Shock G of Digital Underground Loves Dope


The name Shock G might not ring a bell, but if you’ve ever seen someone shake their hips to “The Humpty Dance,” you’ve witnessed some of his work. G is a member of Digital Underground, the group responsible for introducing us to Tupac Shakur, as well as a handful of others. We spoke with G (Gregory Jacobs) about his musical beginnings, new hip-hop movies, a possible Digital Underground reunion, and what to expect when he performs with Sir Mix-a-Lot, Tha Alkaholiks and more at Foxtail Pool on July 18 as part of the Road to Life Is Beautiful concert series.

You’re a self-proclaimed pianist, visual artist and producer. Which one do you prefer, and what are you working on right now?

I play the piano more than anything. I say I’d do that about 80 percent more than the others. The other time is split between [working on] vocals, drawing, writing blogs, chasing girls, but at the end of the day… [Fiddles with the piano.] I like to learn new things. Listen to this. [Plays a piano rendition of DJ Khaled’s “I’m on One.”] There’s just so much going on musically with the ghost notes, harmonies and all that. That guy is crazy! I think that’s 40 on the beat. And, you know, DJ Khaled! [Laughs.]

What got you into hip-hop and music in general?

It had to do with the females in the household. My mom was from Brooklyn, so there’s that. And my grandma was into jazz—the uptown, Blue Note jazz shit. She’d play songs and tell me, “Listen! They’re workin!” And the radio was always on. When I was 4, my parents would say, “Gregory, come to the room and sing for the adults!” And I would do it.
Then when I was 7 or 8, my father took a job in Tampa, and we moved to Florida. Funkadelic was on the rise, and so was Sly Stone. Up north, they were into the disco Philly flavor. Disco took over the country, and New York led it. It had the city vibe; it was sort of intellectual. Down south, it was gritty. You know, Bobby Womack, Ray Charles, that stuff. CHIC was in the middle—half soul and disco. So I bounced back and fourth and was exposed to both. Then I moved to Oakland in the mid to late ’80s and found my home. It was a blend of hip-hop and P-Funk lovers, and I dug it! Everything I was about, Oakland was about: the way we rhyme, swing—everything.

With the movies Dope and Straight Outta Compton, West Coast hip-hop is once again in the limelight. How do you feel about that?

I love it! (Dope), I haven’t seen it, but I love it. It’s a movie about young hip-hoppers surviving, struggling and overcoming using the art. And when the credits roll, they play my song. The whole thing. It’s been about 15 years [since its release], and anytime [movies] use “The Humpty Dance,” it’s tongue-in-cheek. I remember hearing about a horror movie [House of Wax] Paris Hilton was in, and when [her character] died, the killer pulled out the iPod and she was listening to “The Humpty Dance.” I was like “Aww, man!” But this is different. This is real. This is love.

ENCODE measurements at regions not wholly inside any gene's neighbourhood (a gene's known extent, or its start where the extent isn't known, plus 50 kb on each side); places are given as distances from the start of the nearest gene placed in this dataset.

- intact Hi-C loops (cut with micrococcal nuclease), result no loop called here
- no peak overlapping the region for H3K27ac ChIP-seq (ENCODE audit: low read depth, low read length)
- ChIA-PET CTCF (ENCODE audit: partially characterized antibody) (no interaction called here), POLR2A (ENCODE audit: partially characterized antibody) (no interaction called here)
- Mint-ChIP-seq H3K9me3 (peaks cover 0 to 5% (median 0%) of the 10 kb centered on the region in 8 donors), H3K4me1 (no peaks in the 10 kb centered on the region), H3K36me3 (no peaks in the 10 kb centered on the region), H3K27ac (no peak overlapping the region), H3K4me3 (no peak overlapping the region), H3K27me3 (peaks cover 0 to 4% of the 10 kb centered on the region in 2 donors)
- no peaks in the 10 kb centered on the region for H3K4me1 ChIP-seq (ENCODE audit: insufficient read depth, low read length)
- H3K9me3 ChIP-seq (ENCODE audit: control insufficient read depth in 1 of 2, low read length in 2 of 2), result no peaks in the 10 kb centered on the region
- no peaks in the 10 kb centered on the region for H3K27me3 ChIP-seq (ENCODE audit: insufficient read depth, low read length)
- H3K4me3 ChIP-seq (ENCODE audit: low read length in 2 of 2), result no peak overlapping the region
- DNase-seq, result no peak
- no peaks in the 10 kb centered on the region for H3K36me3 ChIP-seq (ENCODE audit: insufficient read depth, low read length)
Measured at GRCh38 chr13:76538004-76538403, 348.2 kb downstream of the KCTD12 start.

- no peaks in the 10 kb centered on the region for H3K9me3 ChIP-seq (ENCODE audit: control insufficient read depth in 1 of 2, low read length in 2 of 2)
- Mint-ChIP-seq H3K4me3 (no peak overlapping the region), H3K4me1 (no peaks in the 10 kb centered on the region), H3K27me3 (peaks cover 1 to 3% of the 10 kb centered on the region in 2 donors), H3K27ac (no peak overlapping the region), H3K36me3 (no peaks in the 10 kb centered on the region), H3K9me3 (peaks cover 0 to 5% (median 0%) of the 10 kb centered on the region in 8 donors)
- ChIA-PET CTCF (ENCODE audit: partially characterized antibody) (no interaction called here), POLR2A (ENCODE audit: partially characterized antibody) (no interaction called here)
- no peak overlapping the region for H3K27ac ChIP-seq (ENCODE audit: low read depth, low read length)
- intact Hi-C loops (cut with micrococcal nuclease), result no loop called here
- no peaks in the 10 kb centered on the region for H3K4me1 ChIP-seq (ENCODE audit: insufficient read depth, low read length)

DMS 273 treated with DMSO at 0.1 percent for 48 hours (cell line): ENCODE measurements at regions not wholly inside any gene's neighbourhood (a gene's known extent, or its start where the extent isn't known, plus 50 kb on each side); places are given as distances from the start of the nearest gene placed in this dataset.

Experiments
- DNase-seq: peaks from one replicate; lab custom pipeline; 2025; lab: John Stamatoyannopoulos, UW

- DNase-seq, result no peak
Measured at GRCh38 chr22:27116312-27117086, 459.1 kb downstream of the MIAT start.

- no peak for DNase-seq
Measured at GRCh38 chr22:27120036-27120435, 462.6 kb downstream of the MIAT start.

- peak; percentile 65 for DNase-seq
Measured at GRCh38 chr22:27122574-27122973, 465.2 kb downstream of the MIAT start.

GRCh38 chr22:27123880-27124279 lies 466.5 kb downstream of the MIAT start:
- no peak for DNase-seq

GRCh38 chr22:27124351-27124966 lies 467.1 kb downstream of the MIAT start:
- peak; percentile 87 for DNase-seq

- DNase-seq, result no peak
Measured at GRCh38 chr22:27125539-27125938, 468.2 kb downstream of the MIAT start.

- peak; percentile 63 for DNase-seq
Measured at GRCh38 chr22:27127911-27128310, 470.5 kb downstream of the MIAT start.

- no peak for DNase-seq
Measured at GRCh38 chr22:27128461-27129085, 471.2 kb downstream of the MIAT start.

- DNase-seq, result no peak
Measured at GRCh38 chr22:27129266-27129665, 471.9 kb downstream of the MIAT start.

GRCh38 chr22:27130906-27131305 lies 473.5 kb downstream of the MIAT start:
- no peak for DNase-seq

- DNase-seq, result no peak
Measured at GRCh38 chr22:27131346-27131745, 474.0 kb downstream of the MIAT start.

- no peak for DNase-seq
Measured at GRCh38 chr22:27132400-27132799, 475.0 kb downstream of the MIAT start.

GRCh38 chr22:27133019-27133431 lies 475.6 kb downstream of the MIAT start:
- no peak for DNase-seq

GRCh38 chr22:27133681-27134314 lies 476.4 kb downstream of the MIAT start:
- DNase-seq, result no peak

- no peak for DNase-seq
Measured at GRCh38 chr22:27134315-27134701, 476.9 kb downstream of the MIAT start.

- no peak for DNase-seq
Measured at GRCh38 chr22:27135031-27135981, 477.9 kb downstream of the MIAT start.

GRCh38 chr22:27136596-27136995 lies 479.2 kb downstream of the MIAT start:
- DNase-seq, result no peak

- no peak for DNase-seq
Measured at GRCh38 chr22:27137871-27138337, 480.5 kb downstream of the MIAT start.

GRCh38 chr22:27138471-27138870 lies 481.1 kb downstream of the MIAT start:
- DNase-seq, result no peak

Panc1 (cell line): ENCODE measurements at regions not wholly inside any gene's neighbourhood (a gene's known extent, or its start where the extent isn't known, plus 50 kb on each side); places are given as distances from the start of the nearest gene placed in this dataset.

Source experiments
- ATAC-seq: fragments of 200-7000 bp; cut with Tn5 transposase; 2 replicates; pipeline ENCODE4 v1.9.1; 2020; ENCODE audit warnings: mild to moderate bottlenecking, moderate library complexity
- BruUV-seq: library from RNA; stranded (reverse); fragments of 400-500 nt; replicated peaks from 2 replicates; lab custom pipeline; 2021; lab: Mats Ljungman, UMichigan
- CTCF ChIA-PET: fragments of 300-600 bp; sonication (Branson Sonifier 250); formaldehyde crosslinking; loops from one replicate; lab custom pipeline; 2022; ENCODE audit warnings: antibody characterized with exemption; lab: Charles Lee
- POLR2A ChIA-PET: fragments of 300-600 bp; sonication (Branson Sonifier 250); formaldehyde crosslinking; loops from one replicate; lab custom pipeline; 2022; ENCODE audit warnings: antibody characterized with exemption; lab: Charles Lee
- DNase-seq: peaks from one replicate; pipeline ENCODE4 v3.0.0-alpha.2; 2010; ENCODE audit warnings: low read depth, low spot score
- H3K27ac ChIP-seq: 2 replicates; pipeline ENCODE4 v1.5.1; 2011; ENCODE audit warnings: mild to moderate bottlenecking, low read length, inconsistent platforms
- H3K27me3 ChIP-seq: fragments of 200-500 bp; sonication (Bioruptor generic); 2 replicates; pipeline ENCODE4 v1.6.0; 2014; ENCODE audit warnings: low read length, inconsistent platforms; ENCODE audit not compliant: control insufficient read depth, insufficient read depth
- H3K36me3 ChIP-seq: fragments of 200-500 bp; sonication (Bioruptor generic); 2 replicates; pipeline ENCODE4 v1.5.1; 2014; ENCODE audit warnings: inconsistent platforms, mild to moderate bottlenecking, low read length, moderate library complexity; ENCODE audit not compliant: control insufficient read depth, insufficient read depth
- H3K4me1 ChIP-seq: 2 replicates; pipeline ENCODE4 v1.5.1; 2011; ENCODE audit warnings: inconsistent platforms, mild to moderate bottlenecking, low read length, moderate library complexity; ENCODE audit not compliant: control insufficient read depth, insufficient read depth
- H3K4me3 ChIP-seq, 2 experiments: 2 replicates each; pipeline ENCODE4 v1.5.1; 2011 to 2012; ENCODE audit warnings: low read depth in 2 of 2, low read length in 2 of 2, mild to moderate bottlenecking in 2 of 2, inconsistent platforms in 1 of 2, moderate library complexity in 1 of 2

Can we expect to see a Digital Underground movie in the future?

If they came at us right, I’d be down. Most of our stories are victories, and other places are looking for drama. We had four or five years in the limelight; that’s a good run. If you had one record, you were right. Everything was good. [Digital Underground] was a lot of people’s firsts.  You already know about ’Pac. The Hughes Brothers’ first project was a music video for DJ Fuse. They’re working on pop videos and films now. Mystic is a Grammy Award-nominated artist. Even Sly Boogy had shit with us. It’s a success story. We had a 0 percent no-show rate. In 25 years, we ain’t flaked on nobody!

Is a Digital Underground reunion in the works?

We took a dime off. We said we’d do it in 2010, so now it’s 2020. [Laughs.] We’re gonna reunite like Voltron! I’m comin’ [to Foxtail] as the Shock G3 Trio. It’s myself, Pee Wee and DJ Fuze [both of Digital Underground]—three crafters on their instruments. We might do anything: ’Pac, Wu Tang, Fiona Apple … We might pull some surprises. There’ll be some moments, where it’s just two turntables and one mic. I’ll be on the keys and drum machine.

How often are you often in Las Vegas, and what’s your favorite part of the city?

I’m there maybe three times a year. I like the pool parties at MGM Grand, Hard Rock Hotel pool … sometimes as the surprise guest of a Playboy party. That type of stuff.

Will you break out the Groucho glasses at Foxtail?

That’s Humpty. You will if he decides to show up. And he hasn’t missed a show, so there’s that.

Do you have any words of advice for the new generation of hip-hop?

Be yourself and do what you like. It’s usually the best thing. Don’t do what everybody else is doing. Do what your heart tells you to do.

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